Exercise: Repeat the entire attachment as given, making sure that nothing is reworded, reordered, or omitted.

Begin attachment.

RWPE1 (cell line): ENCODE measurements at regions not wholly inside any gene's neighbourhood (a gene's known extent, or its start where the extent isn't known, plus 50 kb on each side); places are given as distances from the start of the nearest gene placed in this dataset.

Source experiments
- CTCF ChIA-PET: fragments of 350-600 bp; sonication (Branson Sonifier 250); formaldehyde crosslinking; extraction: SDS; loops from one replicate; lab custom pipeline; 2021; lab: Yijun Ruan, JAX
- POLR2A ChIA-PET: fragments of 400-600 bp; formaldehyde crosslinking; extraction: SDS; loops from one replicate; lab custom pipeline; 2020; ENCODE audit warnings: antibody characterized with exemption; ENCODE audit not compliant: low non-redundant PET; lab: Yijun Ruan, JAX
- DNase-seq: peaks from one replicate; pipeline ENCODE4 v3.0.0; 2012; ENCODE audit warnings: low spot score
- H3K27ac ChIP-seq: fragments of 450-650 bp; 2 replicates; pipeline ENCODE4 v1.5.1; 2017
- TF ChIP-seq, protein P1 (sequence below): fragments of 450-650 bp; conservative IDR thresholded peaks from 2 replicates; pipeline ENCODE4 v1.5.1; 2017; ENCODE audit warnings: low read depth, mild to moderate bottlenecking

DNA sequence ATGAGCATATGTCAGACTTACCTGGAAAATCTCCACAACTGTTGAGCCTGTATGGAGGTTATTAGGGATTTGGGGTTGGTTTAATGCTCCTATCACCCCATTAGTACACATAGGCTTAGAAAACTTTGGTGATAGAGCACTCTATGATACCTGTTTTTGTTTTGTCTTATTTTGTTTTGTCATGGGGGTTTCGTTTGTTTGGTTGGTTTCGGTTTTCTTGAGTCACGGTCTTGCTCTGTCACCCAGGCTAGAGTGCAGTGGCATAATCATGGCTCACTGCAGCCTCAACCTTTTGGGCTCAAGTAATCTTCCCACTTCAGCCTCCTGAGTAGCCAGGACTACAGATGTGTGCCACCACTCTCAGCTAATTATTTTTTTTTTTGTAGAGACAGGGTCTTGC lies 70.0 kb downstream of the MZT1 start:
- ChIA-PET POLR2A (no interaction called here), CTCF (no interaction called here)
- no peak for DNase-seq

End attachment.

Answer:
RWPE1 (cell line): ENCODE measurements at regions not wholly inside any gene's neighbourhood (a gene's known extent, or its start where the extent isn't known, plus 50 kb on each side); places are given as distances from the start of the nearest gene placed in this dataset.

Source experiments
- CTCF ChIA-PET: fragments of 350-600 bp; sonication (Branson Sonifier 250); formaldehyde crosslinking; extraction: SDS; loops from one replicate; lab custom pipeline; 2021; lab: Yijun Ruan, JAX
- POLR2A ChIA-PET: fragments of 400-600 bp; formaldehyde crosslinking; extraction: SDS; loops from one replicate; lab custom pipeline; 2020; ENCODE audit warnings: antibody characterized with exemption; ENCODE audit not compliant: low non-redundant PET; lab: Yijun Ruan, JAX
- DNase-seq: peaks from one replicate; pipeline ENCODE4 v3.0.0; 2012; ENCODE audit warnings: low spot score
- H3K27ac ChIP-seq: fragments of 450-650 bp; 2 replicates; pipeline ENCODE4 v1.5.1; 2017
- TF ChIP-seq, protein P1 (sequence below): fragments of 450-650 bp; conservative IDR thresholded peaks from 2 replicates; pipeline ENCODE4 v1.5.1; 2017; ENCODE audit warnings: low read depth, mild to moderate bottlenecking

DNA sequence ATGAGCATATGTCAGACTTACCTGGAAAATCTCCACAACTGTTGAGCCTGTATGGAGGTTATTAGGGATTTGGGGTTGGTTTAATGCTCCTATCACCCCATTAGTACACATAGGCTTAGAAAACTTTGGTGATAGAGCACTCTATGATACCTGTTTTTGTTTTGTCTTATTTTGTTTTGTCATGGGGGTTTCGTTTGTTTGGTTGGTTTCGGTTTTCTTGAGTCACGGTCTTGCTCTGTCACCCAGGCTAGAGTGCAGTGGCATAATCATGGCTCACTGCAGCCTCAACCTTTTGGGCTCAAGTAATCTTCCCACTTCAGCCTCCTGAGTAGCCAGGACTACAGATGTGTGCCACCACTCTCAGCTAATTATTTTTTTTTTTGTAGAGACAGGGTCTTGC lies 70.0 kb downstream of the MZT1 start:
- ChIA-PET POLR2A (no interaction called here), CTCF (no interaction called here)
- no peak for DNase-seq